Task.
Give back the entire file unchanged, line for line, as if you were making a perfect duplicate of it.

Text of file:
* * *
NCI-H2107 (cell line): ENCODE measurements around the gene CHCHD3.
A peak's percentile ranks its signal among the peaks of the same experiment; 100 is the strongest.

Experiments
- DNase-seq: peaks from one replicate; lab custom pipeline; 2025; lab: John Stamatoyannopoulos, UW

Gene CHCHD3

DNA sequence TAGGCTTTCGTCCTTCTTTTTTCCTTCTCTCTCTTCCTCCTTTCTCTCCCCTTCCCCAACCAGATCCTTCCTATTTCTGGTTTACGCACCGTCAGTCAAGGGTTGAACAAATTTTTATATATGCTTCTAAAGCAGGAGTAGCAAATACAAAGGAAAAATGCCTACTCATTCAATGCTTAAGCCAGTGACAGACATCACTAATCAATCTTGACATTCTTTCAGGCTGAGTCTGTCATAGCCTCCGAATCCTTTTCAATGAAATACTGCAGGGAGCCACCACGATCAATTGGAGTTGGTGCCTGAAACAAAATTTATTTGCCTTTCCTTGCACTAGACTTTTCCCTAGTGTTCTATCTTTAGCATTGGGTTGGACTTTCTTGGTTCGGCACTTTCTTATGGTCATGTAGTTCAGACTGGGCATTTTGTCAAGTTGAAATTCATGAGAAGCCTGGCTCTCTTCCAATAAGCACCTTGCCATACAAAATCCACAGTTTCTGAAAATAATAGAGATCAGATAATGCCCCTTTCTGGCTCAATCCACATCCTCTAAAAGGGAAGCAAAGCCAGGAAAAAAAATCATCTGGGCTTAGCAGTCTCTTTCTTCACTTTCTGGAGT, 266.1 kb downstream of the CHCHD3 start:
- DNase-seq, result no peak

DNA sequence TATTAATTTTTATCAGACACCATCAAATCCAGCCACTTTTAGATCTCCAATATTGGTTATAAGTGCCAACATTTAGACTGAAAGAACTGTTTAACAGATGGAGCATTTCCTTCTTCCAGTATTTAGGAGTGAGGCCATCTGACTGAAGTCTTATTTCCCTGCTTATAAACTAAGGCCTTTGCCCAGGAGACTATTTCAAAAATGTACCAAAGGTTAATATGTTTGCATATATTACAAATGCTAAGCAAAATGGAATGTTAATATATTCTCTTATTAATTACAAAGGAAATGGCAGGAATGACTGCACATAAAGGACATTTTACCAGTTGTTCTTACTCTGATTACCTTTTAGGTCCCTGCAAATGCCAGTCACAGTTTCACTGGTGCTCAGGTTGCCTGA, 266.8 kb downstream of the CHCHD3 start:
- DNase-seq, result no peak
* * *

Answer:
NCI-H2107 (cell line): ENCODE measurements around the gene CHCHD3.
A peak's percentile ranks its signal among the peaks of the same experiment; 100 is the strongest.

Experiments
- DNase-seq: peaks from one replicate; lab custom pipeline; 2025; lab: John Stamatoyannopoulos, UW

Gene CHCHD3

DNA sequence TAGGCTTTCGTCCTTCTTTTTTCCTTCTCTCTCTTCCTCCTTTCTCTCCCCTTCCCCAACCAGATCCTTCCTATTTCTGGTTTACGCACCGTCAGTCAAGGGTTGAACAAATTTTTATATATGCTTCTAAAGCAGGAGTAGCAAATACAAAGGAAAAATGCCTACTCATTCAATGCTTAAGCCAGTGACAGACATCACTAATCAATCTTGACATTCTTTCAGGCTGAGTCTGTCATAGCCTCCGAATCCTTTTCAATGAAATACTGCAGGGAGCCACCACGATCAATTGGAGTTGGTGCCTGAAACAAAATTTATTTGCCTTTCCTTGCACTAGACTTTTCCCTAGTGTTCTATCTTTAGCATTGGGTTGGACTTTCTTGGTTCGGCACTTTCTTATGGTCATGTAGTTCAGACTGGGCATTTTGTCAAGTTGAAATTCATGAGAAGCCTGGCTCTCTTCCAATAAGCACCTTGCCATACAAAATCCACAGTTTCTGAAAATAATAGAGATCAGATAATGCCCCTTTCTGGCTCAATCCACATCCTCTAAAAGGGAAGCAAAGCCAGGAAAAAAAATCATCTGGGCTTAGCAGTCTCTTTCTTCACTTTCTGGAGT, 266.1 kb downstream of the CHCHD3 start:
- DNase-seq, result no peak

DNA sequence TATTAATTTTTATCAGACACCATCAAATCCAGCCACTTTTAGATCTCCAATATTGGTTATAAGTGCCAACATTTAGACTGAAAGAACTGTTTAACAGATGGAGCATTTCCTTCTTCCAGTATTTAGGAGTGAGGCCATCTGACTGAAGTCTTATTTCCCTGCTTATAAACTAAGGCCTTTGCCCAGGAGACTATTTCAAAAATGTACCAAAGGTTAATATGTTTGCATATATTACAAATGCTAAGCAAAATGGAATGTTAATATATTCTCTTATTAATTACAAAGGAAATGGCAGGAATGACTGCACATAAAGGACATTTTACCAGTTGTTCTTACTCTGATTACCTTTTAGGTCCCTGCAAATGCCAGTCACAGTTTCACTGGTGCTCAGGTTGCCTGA, 266.8 kb downstream of the CHCHD3 start:
- DNase-seq, result no peak